That enormous project will include tearing open the Midland 2 nuclear plant's containment building to get that reactor head out, then transporting the 150-ton steel device to Davis-Besse by rail, barge, or truck. The exact mode of transportation has not been determined, Richard Wilkins, a FirstEnergy spokesman, said.

    Additional engineering studies are included in the cost estimate, as are labor and modifications that will be made to Davis-Besse to protect the public from radiation exposure. Among other things, Davis-Besse's radioactive containment building will have to be cut open in order to get the reactor head inside it, officials have said.

    FirstEnergy also said it plans to spend another $50 million to $70 million to catch up and get ahead on other maintenance issues while the plant continues to remain idle for an extended period. Those projects include replacement of components in the feed-water heater and other plant system equipment, installing leak-prevention systems in high and low-pressure condenser equipment, and revising various maintenance and inspection programs, officials said.

    Most work will be budgeted as capital improvements, which will give the company the ability to spread costs over a number of years - possibly a decade or longer, Mr. Wilkins said.

    Midland is about 150 miles north of Toledo, in the cradle of Michigan's Thumb region. Consumers Power stopped construction of a twin-reactor nuclear complex there in 1984 - just short of completion - due to numerous cost overruns and technical issues.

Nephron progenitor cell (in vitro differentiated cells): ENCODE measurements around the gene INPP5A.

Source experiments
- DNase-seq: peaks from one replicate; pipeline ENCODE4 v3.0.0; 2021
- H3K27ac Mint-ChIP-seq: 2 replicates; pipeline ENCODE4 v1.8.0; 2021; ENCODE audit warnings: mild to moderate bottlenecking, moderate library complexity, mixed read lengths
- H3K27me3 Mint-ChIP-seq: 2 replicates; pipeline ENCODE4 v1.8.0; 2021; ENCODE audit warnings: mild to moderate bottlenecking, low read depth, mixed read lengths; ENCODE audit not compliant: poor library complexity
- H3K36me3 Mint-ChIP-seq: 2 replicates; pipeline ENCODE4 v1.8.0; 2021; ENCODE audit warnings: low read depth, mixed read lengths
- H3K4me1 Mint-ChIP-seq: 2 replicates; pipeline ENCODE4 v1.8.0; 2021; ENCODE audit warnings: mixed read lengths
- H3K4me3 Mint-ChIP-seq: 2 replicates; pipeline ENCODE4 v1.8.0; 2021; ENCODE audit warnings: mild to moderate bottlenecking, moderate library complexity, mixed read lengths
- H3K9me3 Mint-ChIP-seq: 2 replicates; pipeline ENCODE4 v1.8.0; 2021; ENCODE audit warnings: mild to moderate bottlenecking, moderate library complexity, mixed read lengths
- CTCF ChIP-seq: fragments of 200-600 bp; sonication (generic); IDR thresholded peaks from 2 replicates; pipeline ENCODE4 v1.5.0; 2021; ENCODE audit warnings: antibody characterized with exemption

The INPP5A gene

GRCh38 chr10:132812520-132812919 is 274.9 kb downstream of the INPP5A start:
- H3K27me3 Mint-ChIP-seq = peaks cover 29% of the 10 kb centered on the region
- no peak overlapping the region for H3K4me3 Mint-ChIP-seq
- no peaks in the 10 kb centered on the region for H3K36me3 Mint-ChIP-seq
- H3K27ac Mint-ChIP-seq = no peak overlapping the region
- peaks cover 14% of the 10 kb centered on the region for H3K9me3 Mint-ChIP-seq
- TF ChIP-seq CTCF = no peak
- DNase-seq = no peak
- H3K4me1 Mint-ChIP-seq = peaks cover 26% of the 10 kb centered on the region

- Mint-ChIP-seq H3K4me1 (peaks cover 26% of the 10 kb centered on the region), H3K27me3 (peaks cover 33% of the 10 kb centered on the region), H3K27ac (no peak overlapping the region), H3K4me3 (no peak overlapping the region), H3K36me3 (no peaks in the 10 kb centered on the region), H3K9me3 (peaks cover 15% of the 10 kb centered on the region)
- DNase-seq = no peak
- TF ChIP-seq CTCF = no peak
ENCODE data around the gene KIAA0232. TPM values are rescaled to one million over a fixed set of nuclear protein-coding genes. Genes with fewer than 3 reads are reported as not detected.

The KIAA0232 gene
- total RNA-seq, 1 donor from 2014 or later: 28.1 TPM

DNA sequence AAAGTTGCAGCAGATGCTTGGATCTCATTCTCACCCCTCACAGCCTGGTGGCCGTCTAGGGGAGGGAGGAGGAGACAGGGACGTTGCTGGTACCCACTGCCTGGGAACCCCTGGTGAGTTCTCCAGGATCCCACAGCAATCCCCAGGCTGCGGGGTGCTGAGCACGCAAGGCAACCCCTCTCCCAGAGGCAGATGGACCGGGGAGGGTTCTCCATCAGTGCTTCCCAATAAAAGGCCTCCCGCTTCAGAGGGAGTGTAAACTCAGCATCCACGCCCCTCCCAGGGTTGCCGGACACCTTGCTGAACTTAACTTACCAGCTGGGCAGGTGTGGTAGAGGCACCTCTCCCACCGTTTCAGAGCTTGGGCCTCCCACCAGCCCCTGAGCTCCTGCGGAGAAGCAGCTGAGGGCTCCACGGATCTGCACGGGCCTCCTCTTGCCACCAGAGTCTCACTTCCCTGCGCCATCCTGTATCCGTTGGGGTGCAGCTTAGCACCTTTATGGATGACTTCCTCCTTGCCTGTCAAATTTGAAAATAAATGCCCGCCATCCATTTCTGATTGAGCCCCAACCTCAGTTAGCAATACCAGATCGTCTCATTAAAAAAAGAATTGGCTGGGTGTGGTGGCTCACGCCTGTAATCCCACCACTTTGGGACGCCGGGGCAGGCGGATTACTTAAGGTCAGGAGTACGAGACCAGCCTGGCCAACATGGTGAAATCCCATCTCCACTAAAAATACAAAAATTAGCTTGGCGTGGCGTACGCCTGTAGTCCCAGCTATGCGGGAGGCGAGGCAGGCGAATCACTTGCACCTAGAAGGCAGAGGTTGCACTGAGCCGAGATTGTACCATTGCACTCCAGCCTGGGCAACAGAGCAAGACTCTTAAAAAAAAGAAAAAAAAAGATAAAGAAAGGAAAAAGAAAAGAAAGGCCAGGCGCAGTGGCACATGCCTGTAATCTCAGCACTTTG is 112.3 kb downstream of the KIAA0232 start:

Davis-Besse is along the Lake Erie shoreline, 25 miles east of Toledo.

    If FirstEnergy's plan is approved by the NRC, the utility would become the first in the nation to swap out reactor heads at an in-service nuclear plant - a scenario that some industry officials, as of only a few weeks ago, thought could be looming around the corner for many of the nation's other 102 nuclear plants as they get older and face similar wear-and-tear issues.

    FirstEnergy officials and federal regulators have had two extensive meetings in recent weeks at the NRC's headquarters in the Washington suburb of Rockville, Md. about the company's repair effort.

    At the conclusion of the last one, Bill Bateman, chief of the materials and chemical engineering branch of the NRC's Office of Nuclear Reactor Regulation, tipped off the company by saying he believed it would have a "clearer path to success" if it chose to replace the head instead of repair it.

    "We told them the review process would be simpler," Jan Strasma, a NRC spokesman, said.